Tulsa offers plenty of walkable districts worth the exploration, from historic staples to newer innovations. Plan a day trip or a full weekend spent visiting local arts, entertainment, dining and nightlife options with the help of this guide to Tulsa’s most unique districts.Learn More
Greenwood Cultural Center
Dubbed America's "Black Wall Street" by Booker T. Washington, the 35-block Greenwood District surrounding the corner of Greenwood Avenue and Archer Street became a prosperous center for black commerce in the early 1900s. It was also a hotbed for jazz and blues, and the site where Count Basie first encountered big-band jazz.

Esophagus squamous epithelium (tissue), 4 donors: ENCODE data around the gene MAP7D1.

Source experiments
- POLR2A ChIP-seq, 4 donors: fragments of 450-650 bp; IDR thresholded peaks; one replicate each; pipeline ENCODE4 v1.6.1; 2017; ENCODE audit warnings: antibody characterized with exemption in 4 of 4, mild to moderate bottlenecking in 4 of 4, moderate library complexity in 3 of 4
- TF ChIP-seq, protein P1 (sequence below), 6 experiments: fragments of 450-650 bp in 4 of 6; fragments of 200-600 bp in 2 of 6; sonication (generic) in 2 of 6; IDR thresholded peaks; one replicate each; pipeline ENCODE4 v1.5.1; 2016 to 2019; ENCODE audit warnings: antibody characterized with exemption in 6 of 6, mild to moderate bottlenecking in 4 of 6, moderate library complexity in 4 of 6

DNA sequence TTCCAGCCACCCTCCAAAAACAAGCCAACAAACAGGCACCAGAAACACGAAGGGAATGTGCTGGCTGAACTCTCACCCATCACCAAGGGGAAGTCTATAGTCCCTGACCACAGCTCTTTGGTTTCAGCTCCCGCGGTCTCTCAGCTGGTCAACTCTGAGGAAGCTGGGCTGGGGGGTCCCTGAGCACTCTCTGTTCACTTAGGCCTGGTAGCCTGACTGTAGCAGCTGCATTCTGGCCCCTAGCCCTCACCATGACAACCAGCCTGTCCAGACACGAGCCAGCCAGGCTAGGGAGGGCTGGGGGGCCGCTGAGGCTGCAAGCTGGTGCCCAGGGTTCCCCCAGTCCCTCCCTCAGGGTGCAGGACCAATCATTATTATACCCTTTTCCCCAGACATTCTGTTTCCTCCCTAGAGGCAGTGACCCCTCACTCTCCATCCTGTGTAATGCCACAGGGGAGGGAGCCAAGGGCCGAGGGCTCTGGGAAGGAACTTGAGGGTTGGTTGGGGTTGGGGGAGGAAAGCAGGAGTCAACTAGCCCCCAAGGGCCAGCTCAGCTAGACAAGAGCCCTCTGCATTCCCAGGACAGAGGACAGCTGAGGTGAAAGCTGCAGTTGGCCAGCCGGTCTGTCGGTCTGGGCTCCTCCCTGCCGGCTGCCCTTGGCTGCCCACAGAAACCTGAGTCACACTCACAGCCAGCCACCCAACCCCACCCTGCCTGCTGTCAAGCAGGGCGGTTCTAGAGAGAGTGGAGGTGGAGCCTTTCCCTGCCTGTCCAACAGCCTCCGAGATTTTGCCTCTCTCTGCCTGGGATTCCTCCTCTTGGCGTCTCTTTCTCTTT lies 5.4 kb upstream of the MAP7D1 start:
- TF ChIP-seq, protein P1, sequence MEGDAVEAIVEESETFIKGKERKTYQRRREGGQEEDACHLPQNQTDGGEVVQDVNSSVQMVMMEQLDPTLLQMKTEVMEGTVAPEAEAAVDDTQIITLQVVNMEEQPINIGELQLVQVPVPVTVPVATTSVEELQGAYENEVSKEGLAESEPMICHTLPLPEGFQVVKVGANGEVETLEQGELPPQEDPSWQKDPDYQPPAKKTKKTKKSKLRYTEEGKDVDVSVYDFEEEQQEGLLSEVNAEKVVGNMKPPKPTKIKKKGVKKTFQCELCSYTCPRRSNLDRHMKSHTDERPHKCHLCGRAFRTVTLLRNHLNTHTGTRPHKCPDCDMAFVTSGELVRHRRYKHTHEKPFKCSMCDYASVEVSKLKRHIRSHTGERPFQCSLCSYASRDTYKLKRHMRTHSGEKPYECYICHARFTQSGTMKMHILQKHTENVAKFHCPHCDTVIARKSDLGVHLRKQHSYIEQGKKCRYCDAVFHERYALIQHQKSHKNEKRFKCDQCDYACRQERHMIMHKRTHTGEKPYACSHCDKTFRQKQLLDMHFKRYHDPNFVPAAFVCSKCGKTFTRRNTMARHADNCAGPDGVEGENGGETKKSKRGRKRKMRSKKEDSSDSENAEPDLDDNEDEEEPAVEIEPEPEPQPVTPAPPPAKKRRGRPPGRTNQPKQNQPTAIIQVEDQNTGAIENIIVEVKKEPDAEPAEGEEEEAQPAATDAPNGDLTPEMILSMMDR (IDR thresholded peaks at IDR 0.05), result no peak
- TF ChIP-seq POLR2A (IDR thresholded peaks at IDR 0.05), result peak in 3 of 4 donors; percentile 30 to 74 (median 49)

When the tragic and devastating Tulsa Race Massacre of 1921 destroyed much of the district, the black community rebuilt from the ashes. Today, the Greenwood Historical District showcases its heritage through the Greenwood Cultural Center and the Mabel B. Little Heritage House.
A tour of historic Greenwood should begin at the Greenwood Cultural Center. The center was expanded in the 1995 and has become the cornerstone of revitalization efforts in the historic district. One of the building's most valuable contributions is an impressive collection of historic memorabilia and photos from before, during and after the 1921 race massacre that gives visitors a glimpse of Greenwood's painful but resilient history.